BMW’s last-remaining manual-equipped M car doesn’t disappoint on UK roads
A high general rate of inflation seems like a handy smokescreen for car makers looking to make extra profit out of every new performance model, doesn’t it? And yet here we are. The original BMW M2 that arrived in the UK in 2016 came with an opening showroom sticker price of less than £45k – and, over the full course of its lifecycle, it outsold every other M car on the books.
Correcting that price for seven years of UK inflation, it might be reasonable to expect this new second-gen M2’s price to start well below £60,000. But because it’s a more powerful, more mature and more technical M car than any of its predecessors, it actually opens for business at a whisker under £65,000. More still if you want that mechanical highlight denied on any other current M car: a manual gearbox to go with your ‘standard’ rear-wheel drive.
Can it be worth that? You know what? When a six-cylinder Porsche 718 Cayman GTS with three pedals and a stick costs north of £70k, perhaps. An opening blast on UK roads has given us plenty of very promising signs.
Now closely related to the M3 and M4, and having swollen quite a bit on overall length and kerb weight, this car was at risk of losing its dynamic identity. But BMW M appears to have managed and mitigated that risk very well – with the M2’s chassis tuning, at least, if not quite so well with the car’s more divisive styling.
A bit of the threadable compactness and spring-heeled handling agility of the first-gen BMW M2 seems to have been given up, along with some of its slightly bouncy, terrierish charm. But more sophisticated B-road body control comes by way of the trade – with no shortage of tautness and bite about the car’s primary ride when you dial up the new adaptive dampers.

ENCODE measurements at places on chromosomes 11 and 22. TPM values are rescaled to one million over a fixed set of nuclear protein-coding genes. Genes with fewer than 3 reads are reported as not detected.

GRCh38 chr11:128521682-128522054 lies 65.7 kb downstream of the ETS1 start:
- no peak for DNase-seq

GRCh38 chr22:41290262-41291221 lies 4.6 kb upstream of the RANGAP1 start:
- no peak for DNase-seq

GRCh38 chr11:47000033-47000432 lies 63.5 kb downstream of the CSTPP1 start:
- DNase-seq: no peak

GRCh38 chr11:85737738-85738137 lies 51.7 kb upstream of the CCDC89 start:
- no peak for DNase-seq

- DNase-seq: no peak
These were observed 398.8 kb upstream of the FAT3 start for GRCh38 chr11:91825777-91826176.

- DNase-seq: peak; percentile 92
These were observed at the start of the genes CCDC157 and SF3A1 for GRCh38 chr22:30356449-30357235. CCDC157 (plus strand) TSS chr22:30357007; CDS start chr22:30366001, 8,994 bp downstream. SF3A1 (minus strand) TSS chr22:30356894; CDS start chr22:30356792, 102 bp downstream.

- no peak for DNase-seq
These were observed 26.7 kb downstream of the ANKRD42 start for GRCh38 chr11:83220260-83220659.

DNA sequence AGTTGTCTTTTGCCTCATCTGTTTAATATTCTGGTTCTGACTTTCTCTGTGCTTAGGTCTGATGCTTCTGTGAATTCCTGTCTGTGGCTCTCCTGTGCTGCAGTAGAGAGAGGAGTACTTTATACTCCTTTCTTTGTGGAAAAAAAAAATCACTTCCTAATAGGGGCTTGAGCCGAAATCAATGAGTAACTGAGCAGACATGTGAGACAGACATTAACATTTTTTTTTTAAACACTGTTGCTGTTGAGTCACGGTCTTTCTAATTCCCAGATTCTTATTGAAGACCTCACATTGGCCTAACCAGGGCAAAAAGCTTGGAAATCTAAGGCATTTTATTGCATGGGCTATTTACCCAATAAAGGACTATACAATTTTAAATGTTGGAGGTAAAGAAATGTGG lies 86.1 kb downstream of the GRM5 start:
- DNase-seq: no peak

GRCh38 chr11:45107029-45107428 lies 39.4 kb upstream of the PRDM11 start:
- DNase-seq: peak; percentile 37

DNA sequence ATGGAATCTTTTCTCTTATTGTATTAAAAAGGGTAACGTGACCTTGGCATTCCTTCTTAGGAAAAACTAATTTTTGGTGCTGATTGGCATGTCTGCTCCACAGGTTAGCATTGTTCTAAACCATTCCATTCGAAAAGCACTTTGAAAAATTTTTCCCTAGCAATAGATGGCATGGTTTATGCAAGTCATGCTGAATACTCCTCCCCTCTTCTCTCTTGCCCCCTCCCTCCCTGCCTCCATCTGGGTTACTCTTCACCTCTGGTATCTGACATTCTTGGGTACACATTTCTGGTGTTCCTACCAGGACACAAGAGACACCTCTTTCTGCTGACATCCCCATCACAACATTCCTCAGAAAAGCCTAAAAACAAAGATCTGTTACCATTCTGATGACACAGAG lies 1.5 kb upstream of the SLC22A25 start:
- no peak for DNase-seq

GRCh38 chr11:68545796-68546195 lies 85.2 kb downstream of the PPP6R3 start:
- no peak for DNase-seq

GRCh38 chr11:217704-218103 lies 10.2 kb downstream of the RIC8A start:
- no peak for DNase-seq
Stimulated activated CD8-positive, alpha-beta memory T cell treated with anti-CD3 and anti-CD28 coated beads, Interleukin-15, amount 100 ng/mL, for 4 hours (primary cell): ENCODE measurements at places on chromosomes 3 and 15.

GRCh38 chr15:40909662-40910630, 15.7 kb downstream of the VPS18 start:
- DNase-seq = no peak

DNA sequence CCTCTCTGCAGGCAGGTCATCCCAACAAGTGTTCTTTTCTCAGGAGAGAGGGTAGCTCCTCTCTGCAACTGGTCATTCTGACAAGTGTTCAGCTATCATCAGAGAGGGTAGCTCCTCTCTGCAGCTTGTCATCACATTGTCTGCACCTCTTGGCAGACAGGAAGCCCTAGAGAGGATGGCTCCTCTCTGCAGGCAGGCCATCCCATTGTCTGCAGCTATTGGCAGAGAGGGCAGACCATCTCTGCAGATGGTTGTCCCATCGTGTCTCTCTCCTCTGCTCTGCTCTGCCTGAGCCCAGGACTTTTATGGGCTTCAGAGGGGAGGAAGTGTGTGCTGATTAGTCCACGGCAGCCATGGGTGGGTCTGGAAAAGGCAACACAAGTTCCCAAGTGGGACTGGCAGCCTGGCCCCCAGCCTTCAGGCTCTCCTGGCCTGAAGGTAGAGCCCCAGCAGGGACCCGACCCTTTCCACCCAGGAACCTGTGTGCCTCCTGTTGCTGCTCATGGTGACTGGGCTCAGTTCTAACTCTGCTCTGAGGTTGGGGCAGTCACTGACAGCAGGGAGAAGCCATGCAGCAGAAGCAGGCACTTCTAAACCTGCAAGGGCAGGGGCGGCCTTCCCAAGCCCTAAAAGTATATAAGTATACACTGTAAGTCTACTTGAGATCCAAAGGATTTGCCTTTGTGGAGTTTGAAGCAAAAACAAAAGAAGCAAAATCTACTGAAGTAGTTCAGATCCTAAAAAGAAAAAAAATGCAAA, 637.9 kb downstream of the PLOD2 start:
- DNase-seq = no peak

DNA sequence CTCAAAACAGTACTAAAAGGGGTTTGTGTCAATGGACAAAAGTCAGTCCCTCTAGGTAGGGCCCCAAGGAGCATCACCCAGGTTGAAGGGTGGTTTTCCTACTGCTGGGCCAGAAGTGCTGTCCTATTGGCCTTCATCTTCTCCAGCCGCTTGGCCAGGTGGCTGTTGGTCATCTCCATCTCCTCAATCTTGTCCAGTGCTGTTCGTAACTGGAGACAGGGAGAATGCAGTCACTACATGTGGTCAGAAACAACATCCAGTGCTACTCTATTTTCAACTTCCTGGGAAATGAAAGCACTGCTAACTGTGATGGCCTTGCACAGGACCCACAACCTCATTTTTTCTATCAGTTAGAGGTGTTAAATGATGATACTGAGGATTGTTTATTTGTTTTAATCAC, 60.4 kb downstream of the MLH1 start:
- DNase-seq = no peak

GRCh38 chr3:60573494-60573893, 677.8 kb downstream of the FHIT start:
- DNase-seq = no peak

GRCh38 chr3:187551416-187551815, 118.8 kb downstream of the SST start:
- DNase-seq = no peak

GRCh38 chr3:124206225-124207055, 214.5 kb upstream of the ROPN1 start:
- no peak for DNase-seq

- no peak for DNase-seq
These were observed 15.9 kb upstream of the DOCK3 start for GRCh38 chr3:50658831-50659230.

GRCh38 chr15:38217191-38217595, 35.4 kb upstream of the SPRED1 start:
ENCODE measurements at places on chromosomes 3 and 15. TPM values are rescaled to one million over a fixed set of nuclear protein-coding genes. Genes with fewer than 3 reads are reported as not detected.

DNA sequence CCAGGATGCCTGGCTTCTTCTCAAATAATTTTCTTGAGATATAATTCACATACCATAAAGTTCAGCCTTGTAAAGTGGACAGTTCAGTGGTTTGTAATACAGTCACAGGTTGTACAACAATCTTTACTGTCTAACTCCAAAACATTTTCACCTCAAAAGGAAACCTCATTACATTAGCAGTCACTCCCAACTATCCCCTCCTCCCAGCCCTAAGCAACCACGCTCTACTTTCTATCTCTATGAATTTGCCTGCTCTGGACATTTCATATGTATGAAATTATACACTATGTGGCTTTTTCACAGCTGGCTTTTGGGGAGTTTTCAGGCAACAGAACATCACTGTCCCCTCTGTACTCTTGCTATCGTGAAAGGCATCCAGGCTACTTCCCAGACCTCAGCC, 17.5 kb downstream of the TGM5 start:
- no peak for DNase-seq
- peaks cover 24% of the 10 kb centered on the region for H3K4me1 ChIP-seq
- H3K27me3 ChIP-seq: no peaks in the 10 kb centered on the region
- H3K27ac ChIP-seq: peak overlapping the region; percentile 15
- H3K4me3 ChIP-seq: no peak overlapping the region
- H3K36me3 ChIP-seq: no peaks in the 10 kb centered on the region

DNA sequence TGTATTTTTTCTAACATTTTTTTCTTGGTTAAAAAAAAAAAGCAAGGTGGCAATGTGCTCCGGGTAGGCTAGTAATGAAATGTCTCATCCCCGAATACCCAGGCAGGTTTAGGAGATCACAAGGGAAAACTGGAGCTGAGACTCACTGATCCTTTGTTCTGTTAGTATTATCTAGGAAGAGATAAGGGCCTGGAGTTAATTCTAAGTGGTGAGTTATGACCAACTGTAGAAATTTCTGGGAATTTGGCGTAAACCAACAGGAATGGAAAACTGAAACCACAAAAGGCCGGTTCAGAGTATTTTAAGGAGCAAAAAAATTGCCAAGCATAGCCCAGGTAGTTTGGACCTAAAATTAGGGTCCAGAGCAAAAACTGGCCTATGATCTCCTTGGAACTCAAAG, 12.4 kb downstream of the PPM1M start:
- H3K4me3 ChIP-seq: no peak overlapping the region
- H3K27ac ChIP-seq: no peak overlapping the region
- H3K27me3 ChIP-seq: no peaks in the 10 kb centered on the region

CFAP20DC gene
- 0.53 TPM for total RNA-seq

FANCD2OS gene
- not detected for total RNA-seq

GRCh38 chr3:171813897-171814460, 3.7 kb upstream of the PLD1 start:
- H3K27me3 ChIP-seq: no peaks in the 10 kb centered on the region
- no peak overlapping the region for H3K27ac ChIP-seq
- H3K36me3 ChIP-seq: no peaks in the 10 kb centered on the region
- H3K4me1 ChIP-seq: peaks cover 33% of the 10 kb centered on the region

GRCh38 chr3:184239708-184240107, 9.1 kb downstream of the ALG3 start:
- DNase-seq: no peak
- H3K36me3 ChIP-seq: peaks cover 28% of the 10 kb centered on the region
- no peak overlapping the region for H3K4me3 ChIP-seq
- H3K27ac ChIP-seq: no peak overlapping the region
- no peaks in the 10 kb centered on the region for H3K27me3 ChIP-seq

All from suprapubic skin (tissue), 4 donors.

Moreover, this car still manages to make its own impression – to conjure its own shtick. It’s significantly shorter of wheelbase than an M4 and, thanks to the M division’s special suspension, steering and active diff tuning, it does have an accessible handling vivacity that an M4 Coupé, as good as it undoubtedly is, narrowly misses.
It doesn’t quite goad you into chucking it around. There’s more of the maturity and precision of the modern M car here than that. It doesn’t quite dart into bends, either. But nonetheless, the M2 wants to rotate and move around underneath you that little bit more than an M4 would – to take a second directional bite at a corner as you feed power to its rear axle. Thuggish it isn’t, but fun it most definitely is.
The straight six’s wonderfully even supply of torque, its excellent response and outright range, and its tuneful, rasping audible character make it a big draw in itself. £65k certainly isn’t over the top for it, not by today’s standards.
But in order to really drink in all that engine offers, to tap synaptically into the chassis’s indulgently balanced throttle-on handling, and to have the most meaningful relationship you can with its driven rear axle, the M2’s manual gearbox is a transformative factor. You’ve simply got to have it – for the way it draws you into the driving experience both physically and mentally, if not for the M2’s slightly springy shift quality and very marginally squeezed-feeling three-pedal footwell layout.
With the manual, the M2’s driving experience is fully absorbing. It gets your brain going in thinking your way down the road ahead, where an auto might invite you to switch off. Having picked the gear for the bend you’re approaching in advance yourself, you’re also given supreme confidence over how much torque is going to hit that outside rear wheel – and precisely when. Because that’s precisely what a manual driveline that you’re fully in control of yourself does.
The M2’s manual gearbox costs £454 on its own, but because it nudges the car’s CO2 emissions up slightly, you get clobbered for nearly £700 of extra first-year UK VED showroom tax. Even so, I absolutely would.
There’s an affecting blend of the old and the new in the make-up of this latest compact M car, as well as of usability, wieldiness, performance and value. It’s pricey, sure – but it offers plenty more than old compact M cars used to, and in numerous ways.
If BMW intended to make an entry-level sports car with an evocative flavour of what has made its performance icons so special over the decades, as well as a greater helping of what’s exceptional about them today, I’d say it’s done a bang-up job.